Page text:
Fierce conversation or continued frustration?
When was the last time you had a conversation with your weakest link, your lowest-performing direct report; the individual not doing what you want them to do?
Far too many business owners hire individuals based on a strong resume, an enjoyable in-person interview, because they are a family member or relation to a friend, or because a warm body is needed.
Once on the payroll, the owner expects the employee to not just understand the job and perform the assigned tasks, but to do the assignments at the highest quality level without further coaching or evaluation.
Do you have anyone like that at your company, or working directly for you?
One difficult task of supervising is taking the time to do a performance appraisal well. An annual raise or a bonus is simply not sufficient enough feedback for anyone.
Neither is merely saying “keep up the good work” which means next to nothing, because there is no point of reference to the statement. No matter how often you say it.
If you have even one employee, coaching can only take place by taking the time to have difficult, perhaps even fierce conversations.
Taking the time to prepare for what many owners dread more than going to a doctor or missing an already paid for vacation is the mark of a professional.
Because, in the end, the more difficult conversation an owner has, the better the company they own becomes.
Perhaps in your company the HR department has devised and provided a system to evaluate performance consisting of forms and processes for those that supervise employees.
All well and good, but if the supervisor doesn’t perform the appraisal, doesn’t take the time to sit down to thoughtfully consider the employee as an asset to the organization, there is not much human resources can do about it except cajole or motivate to get the paperwork in.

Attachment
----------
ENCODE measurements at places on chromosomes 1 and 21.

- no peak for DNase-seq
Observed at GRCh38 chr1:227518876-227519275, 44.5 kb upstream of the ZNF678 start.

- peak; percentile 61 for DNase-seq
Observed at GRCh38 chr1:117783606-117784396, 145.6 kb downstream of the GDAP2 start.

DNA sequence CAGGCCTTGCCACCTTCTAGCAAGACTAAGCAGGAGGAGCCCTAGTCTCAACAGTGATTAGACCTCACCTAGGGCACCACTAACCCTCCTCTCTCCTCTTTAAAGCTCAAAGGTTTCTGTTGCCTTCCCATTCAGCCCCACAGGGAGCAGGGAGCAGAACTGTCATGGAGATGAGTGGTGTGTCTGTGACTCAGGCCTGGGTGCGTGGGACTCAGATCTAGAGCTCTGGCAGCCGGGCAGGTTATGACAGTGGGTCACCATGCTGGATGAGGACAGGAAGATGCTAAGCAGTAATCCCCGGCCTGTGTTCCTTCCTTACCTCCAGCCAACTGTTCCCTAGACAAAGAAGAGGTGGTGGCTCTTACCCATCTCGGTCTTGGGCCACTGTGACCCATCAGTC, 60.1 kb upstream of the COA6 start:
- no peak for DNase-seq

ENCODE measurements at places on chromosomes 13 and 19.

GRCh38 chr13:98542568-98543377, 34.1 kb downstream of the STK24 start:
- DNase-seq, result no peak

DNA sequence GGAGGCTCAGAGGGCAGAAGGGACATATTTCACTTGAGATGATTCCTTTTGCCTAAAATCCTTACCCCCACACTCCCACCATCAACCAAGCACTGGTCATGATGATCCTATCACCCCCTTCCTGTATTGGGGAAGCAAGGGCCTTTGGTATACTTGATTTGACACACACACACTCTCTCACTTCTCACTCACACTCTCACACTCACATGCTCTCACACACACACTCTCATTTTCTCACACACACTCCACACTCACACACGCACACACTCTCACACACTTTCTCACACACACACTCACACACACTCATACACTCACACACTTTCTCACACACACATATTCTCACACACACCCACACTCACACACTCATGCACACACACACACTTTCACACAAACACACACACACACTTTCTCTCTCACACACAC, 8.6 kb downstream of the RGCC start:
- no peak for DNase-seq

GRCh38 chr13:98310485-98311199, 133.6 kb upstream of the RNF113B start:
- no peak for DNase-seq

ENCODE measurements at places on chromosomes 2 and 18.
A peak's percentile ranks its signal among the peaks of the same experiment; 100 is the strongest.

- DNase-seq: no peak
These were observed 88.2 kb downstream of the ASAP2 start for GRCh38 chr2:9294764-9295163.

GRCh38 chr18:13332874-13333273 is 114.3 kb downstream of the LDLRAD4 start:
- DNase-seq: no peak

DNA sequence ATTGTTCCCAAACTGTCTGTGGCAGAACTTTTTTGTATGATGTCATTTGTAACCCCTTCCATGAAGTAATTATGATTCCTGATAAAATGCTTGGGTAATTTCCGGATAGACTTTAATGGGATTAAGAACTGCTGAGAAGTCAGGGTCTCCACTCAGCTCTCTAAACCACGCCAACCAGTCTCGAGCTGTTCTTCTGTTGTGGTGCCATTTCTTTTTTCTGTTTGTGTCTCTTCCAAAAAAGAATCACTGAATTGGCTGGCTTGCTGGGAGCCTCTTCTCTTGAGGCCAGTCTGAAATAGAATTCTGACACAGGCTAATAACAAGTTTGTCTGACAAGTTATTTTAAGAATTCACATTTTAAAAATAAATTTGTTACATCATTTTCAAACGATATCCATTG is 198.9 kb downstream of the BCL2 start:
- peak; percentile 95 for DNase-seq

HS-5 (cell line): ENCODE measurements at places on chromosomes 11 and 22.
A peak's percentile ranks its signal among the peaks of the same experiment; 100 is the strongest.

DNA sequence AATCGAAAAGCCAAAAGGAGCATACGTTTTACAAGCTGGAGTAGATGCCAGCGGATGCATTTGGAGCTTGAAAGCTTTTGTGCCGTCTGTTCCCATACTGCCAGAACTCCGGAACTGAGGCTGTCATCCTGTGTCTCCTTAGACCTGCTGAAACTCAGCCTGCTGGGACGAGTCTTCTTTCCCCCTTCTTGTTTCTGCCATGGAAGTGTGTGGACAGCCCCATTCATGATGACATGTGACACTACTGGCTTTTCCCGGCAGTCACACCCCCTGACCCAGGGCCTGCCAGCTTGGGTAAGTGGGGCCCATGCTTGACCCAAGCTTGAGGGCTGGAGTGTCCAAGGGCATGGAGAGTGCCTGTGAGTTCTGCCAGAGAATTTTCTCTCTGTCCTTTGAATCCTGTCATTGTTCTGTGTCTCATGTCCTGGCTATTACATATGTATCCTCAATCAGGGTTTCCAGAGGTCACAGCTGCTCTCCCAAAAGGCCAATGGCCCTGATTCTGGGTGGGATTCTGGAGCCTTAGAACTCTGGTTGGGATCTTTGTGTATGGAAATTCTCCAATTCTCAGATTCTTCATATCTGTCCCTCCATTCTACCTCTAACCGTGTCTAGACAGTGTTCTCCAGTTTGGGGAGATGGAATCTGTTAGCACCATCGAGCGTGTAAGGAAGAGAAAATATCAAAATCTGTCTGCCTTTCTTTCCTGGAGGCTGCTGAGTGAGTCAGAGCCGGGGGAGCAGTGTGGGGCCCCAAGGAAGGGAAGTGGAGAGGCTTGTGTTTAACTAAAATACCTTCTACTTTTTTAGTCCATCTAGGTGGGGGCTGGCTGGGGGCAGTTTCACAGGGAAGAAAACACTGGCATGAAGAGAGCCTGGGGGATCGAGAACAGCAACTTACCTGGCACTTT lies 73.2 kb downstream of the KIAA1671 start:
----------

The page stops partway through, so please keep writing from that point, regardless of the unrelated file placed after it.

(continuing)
As the owner, put yourself in the shoes of one of your supervisors. Your supervisors do not want to perform performance appraisals because they do not want to be in the difficult position of having to criticize an employee.
What they do instead is grumble all year long (and you have either heard the grumblings or made some yourself), all the while making comments to everyone else about performance that is not up to standard.
The employee, meanwhile, believes that they are doing an acceptable job. The employee might well think that they are doing a fantastic job, because the last official feedback heard from anyone was also: “keep up the good work.”
How often do you walk around your company telling people the exact same thing?
Keep up the good work is verbalized, but inside your head is pounding with frustration and it is all you can do to keep from yelling at the employee who doesn’t have a clue that they frustrate you beyond comprehension.
It doesn’t have to be this way. It shouldn’t be this way.
Without having a fierce conversation, you will get increasingly frustrated by the lack of performance by the employee in question and the employee will wonder why you act like Jekyll and Hyde.
Either the employee will change or they will leave your company. Either way you win.
Put on your big boy or big girl pants and have the conversation.
Owners I know speak of taking their company to the next level. This means the owner has to go to the next level first. The owner has to prepare themselves for the next level of leadership in order to lead their employees.